More Massages at a Mall Near You


Shoppers from Pasadena to Mission Viejo are finding new spots to spend money on personal luxury: day spas where they can treat themselves to pleasures that range from a simple steam bath to a full day of rubdowns and relaxation.

Day spas have been proliferating during the last few years at resorts and hotels, but they’re a relatively recent phenomenon at shopping centers.

Their operators hope that shopping and massaging will mix, thanks to the rising popularity of spas in general and landlords’ perpetual quest for attractive tenants.


Spas are designed to soothe the senses with trickling waterfalls, the scents of fresh flowers and lotions, muted music, soft lighting and earth-tone decors.

The Glen Ivy day spa slated to open this year at the Brea Mall will feature a garden setting surrounded by 14 massage rooms, five suites for facial treatments, men’s and women’s locker rooms, two Roman baths, two steam rooms, and eight manicure and pedicure stations. It also will sell bath salts and body oils, skin cleansers and toners, shampoos and conditioners, moisturizing creams and Glen Ivy bath robes.

The Brea location will be the first venture into a shopping center for 129-year-old Glen Ivy, which will join a growing list of Southern California shopping center spas offering the same pampering and relaxation that have made spas so popular at resorts and hotels.

Among those already operating at shopping centers are Pasadena-based Amadeus Spa & Salon and Santa Monica-based Burke Williams. More shopping center spas are in the works. Amadeus will have one at the Grove, the new shopping center going up at the Farmers Market in Los Angeles, and spa operators are looking for other retail locations.

“Day spas have a much broader appeal today than they had even 10 years ago,” said leasing vice president Michael Means of Santa Monica-based Douglas Emmett & Co., owner of the Sherman Oaks Galleria, where Burke Williams recently opened a spa.

Day spas have caught on because they are convenient, according to John Gray, chief executive of Glen Ivy Hot Springs.


“There are lots of people who don’t have the time or money to go away to a resort or a destination spa for a week and spend a couple of thousand dollars,” he said, “but they can afford a visit to a day spa.”

Glen Ivy is venturing into Brea Mall to get closer to a lot more potential customers, said Gray, who pointed out that the mall’s 16 million shopper visits per year far exceed the number of people who happen by Glen Ivy’s entrance on a country road in Corona.

Shopping center spas are an outgrowth of the success of such operations at hotels and health clubs, said Bill Wilhelm, a vice president at Irvine-based R. D. Olson Construction, which has built half a dozen day spas at Southland hotels in the last few years and is the contractor for Glen Ivy’s Brea location.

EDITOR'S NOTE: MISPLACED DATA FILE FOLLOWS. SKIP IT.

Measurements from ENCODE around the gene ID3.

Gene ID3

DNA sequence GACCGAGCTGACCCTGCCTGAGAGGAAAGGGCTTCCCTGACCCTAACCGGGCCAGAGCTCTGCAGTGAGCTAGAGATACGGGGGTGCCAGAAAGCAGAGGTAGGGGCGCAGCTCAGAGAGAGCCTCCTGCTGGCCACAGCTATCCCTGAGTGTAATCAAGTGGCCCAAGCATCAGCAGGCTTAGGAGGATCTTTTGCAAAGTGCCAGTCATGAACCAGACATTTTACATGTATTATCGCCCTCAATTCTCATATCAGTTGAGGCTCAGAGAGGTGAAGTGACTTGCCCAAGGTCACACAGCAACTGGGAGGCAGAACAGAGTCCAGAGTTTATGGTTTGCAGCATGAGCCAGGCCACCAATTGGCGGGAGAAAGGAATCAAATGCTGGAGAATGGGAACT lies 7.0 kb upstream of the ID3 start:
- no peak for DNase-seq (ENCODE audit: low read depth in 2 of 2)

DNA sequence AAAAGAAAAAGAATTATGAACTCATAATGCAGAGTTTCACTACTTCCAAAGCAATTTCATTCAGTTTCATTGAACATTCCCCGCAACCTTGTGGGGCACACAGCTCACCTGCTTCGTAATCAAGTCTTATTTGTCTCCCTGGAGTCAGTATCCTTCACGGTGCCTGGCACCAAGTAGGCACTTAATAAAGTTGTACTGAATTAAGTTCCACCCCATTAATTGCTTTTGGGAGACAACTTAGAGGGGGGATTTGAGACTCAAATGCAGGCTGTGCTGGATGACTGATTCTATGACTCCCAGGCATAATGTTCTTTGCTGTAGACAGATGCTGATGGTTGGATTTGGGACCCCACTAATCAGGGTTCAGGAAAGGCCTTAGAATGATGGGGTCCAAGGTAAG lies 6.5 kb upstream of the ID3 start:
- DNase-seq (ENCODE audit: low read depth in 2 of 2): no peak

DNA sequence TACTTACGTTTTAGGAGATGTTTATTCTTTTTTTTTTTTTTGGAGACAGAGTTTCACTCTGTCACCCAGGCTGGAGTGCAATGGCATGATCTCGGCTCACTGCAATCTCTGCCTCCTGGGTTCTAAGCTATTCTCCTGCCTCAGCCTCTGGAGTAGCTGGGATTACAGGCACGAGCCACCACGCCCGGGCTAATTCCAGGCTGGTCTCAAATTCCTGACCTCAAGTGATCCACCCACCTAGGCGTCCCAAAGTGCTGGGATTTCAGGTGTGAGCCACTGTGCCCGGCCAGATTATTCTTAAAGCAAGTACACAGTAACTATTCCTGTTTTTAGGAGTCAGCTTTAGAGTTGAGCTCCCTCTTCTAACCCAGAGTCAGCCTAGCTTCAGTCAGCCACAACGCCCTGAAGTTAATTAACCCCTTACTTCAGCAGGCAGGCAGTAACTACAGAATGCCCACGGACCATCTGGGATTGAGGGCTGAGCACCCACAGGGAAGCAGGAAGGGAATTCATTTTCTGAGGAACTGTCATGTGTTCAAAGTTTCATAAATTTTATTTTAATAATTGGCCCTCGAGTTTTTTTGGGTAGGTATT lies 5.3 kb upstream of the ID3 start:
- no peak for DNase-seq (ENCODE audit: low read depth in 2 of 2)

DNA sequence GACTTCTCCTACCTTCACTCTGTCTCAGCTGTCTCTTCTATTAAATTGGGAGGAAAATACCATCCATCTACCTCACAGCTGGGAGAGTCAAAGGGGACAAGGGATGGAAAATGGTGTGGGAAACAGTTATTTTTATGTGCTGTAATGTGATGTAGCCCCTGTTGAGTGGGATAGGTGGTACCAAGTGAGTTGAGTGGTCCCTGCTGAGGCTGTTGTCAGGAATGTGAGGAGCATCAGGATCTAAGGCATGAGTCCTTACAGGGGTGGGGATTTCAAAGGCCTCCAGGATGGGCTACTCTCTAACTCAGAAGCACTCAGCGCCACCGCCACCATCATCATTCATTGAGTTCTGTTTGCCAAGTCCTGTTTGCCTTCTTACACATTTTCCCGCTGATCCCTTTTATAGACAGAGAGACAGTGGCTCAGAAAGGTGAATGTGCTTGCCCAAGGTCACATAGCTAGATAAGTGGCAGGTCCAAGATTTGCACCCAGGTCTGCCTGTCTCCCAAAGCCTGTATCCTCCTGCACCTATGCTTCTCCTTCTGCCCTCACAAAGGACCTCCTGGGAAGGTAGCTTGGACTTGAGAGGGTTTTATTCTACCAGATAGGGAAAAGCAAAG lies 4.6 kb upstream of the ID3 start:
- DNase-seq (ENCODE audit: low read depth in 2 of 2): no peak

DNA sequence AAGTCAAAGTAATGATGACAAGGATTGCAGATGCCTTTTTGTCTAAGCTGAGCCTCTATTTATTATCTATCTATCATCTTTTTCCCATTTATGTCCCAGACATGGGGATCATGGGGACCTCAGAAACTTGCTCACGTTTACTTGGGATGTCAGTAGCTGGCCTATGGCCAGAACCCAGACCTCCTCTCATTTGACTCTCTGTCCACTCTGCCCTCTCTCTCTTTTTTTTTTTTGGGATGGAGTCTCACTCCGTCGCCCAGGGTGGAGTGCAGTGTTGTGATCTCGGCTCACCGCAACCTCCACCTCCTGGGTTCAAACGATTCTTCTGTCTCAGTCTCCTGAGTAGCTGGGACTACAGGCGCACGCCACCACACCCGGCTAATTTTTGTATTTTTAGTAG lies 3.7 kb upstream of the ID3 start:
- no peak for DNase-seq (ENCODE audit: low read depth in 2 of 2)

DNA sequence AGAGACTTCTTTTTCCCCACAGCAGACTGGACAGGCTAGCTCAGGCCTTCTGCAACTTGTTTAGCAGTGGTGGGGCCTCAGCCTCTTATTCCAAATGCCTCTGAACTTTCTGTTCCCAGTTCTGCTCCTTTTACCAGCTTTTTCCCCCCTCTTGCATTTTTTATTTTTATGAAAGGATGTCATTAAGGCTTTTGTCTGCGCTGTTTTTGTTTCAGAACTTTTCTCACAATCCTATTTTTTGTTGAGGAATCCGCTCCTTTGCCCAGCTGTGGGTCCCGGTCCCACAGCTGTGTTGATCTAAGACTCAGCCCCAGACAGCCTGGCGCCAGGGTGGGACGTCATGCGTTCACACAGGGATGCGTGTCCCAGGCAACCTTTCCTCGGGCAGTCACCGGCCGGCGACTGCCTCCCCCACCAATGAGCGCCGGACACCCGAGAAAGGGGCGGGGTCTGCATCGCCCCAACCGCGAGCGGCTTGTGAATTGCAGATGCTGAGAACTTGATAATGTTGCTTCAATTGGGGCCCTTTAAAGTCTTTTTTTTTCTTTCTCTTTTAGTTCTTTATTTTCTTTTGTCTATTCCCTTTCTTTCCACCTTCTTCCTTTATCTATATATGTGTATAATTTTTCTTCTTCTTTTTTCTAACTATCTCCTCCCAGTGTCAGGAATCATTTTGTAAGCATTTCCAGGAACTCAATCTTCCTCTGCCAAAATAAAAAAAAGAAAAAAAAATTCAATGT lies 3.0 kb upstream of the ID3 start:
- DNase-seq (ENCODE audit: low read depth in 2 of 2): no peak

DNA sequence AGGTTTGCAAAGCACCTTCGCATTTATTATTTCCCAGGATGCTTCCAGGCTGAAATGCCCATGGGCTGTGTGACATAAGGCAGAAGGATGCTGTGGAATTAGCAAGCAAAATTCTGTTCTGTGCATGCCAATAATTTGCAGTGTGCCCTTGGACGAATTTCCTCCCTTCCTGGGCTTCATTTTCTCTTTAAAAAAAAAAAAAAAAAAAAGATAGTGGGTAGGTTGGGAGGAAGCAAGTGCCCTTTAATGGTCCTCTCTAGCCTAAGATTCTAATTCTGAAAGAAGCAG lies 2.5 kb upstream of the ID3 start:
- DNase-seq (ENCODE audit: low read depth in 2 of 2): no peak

Hotel day spas draw many of their customers from the surrounding community, Wilhelm said, so it stands to reason that people will visit a shopping center spa that’s nearby. Among the newest spas to open in retail centers are Burke Williams at the Sherman Oaks Galleria and Amadeus at Paseo Colorado in Pasadena.

“The notion of a day spa fit very well for the mix we wanted to create,” said Means, who said Emmett’s goal in redeveloping the Galleria was to create a “lifestyle business center” combining offices and shopping with restaurants, movie theaters and leisure activities.

The Grove at the Farmer’s Market will be the seventh location for Amadeus, said President Joe Wong, who founded the company in 1987. Spas can work well in malls, he said, provided the spa operator can negotiate an affordable rent--an important consideration because profit margins are thinner than those of typical retail businesses.

“Our labor costs are relatively high because we provide personal services,” Wong said. “You can only generate so much revenue from a steam room or a massage room.”

Selling such items as robes, slippers and skin care products can be more profitable than the service side of the business, so most spa owners now operate retail counters in their establishments. Retail sales account for about 20% of Amadeus’ business, said Wong, who hopes to boost that percentage.

Spas also have a harder time making a profit because the cost of outfitting them is much higher than the cost of building ordinary retail store space. Generic retail stores cost about $20 to $30 per square foot to build, according to Wilhelm of Olson Construction, but spas can cost $100 to $200 more per square foot. At the Brea Mall, Glen Ivy is spending about $1.5 million to outfit its 14,000-square-foot spa.

The extra costs, Wilhelm said, are for the specialized and more extensive plumbing lines, showers, sinks, tubs, expensive piping and fixtures in steam and sauna rooms, more-elaborate heating and air conditioning systems, larger electrical power supplies, and other extras such as marble entries.

If the Brea shopping center location succeeds, Gray said, Glen Ivy will consider expanding to other shopping centers in California and other states. Spas will face much competition for consumers’ discretionary dollars, he said, but they’re also one of the few ways people can splurge on a treat that doesn’t involve calories.